The sun is about to set. Red and gold streak out across the sky, like flying strands of hair. Light clouds scuttle along, driven by forces much more powerful than me. The wind -- it rustles through trees, bushes, and across my ears. It is the loudest yet quietest sound for miles. Compared to almost anywhere else, there is dead silence. Even no more than a few hundred feet from a large road, it’s peaceful, serene. The long, low hiss across the landscape relaxes me. At times like this, I think that I can feel something else here… but I wave that notion away with a quiet scoff. Still, there is something about this place that is different, that makes you calmer, more reserved, respectful. It’s something in the landscape. The towering trees, the view of the entire island, and the brooding hills towering behind me. I want to do nothing but absorb it all. In just a little while, it will be my favorite time of day.
The grass up here is tall, green, and vibrant. Most importantly, it’s soft and smooth. Unlike the grass down lower, it doesn’t scratch and bite, a dog trying to rid itself of fleas, when you lie down on it. So that’s exactly what I do. Softer than any feather bed. It’s heaven on Earth. I’m enjoying myself, maybe just a little too much, because a voice next to me calls, “Hey, come set up the tent! It’s almost dark, and do ya want to freeze?” The voice is deep, slightly reprimanding, but it still has a playful edge to it. “Fine, fine,” I grumble, and head over to where my partner in crime, a.k.a. Aidan, is wrestling with a couple of tent poles. My job is to hold the fabric down while Aidan sets the stakes and rocks. In short order, everything is ready. I head off a little ways with a few parting remarks to the effect of “Don’t let the tent blow over.” Aidan grumbles to the affirmative… I think.
Outside, it’s just turning dark. Soon, Venus appears. Then a few stars. Then more, and more, and more until the entire sky is blanketed with these bright, sparkling facets. They glitter and shine, more precious than any gem. The Milky Way is clearer than ever, a translucent white fog, mixed with a black that is darker than a cloudy night, but with occasional clusters of brilliance peeking out. It might be my imagination, but I can almost see orange, red, and blue in each star. Unbelievable how many there are. Hundreds of billions in our galaxy alone. Hundreds of billions in each other galaxy out there. Staring up, I feel like I could touch each and every one of these stars, reach out and pick them like fruit from a tree. But even if I could, I wouldn’t. They deserve to be seen.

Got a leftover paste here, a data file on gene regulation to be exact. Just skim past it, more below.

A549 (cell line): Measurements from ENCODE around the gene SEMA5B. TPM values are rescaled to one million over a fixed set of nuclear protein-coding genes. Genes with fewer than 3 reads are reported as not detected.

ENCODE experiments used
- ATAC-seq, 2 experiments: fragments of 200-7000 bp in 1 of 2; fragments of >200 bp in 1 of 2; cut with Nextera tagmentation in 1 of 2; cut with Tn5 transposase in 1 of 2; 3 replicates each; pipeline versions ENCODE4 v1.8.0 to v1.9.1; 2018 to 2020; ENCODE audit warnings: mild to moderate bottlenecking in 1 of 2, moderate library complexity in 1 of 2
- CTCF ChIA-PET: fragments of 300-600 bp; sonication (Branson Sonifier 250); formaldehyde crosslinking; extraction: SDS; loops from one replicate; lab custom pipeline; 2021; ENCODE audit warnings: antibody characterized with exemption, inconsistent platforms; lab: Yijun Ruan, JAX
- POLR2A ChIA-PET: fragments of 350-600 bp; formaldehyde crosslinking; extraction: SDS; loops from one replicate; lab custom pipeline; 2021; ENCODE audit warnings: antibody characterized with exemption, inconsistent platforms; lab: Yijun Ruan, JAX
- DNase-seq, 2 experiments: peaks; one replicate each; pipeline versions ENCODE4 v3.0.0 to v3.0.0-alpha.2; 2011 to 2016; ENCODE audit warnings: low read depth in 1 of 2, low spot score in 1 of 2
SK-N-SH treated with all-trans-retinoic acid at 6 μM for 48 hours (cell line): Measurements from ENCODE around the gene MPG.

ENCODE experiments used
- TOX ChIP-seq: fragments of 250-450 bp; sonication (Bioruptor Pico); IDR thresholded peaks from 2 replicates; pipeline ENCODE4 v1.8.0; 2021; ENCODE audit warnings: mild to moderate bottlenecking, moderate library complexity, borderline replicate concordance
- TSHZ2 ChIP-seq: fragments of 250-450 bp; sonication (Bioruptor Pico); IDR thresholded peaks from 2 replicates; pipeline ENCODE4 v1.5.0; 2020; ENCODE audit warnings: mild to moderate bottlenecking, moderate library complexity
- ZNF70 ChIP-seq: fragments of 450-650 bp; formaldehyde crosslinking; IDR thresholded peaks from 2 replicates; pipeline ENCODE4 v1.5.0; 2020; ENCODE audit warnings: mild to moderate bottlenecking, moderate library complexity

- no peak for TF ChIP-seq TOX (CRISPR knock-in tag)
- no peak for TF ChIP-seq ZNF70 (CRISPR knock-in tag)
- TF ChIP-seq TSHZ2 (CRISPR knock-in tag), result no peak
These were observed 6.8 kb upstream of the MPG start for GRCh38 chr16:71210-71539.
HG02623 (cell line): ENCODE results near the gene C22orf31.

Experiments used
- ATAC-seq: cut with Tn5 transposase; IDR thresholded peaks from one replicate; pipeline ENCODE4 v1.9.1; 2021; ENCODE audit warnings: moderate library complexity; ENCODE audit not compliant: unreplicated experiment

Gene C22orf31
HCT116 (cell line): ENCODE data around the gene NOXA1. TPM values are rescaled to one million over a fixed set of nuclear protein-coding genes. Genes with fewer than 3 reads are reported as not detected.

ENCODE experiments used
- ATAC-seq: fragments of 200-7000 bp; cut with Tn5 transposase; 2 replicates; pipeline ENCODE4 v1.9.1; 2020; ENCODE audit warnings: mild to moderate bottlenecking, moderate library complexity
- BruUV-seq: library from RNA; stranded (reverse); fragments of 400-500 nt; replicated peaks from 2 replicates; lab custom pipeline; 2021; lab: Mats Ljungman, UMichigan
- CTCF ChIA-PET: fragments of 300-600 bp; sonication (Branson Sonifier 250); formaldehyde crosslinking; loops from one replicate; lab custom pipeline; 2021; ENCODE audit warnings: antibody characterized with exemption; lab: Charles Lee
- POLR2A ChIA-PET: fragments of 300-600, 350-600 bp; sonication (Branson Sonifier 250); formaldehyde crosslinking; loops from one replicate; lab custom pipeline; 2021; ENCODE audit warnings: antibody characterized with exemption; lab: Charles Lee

Maybe, on some other planet, someone else is looking out at the stars. Maybe they’re thinking the same things I am. Maybe they’re just now realizing the beauty all around them. Maybe they are looking right to our little corner of the universe, and wondering if anyone is there, just like we are. Water is the universal solvent. It is necessary for life. But the stars are the universal equalizer. And I think that they’re just as necessary. That is why I feel sorry for people who live in cities. They are missing it all, too wrapped up in themselves to see the bigger picture.
Staring out into infinity is not a comforting feeling. It makes you realize just how small you are. Insignificant. Microscopic. Fragile. I guess I could sum up why I do it in one phrase: “Knowledge is not power. Knowledge of an object’s true identity just makes its beauty all the more startling and apparent.” I am trying to see the true nature of the universe, and in that maybe find myself. After all, we’re just parts of stars.
I could stay out here for hours, laying, watching, thinking. Eventually, though, it gets cold. So I head into the tent, to my lovely, warm, soft, furry sleeping bag. Aidan is already out cold, every so often letting out a faint snore. Chuckling softly to myself, I turn off the lantern and join him in dreamless sleep, already excited for an even bigger tomorrow.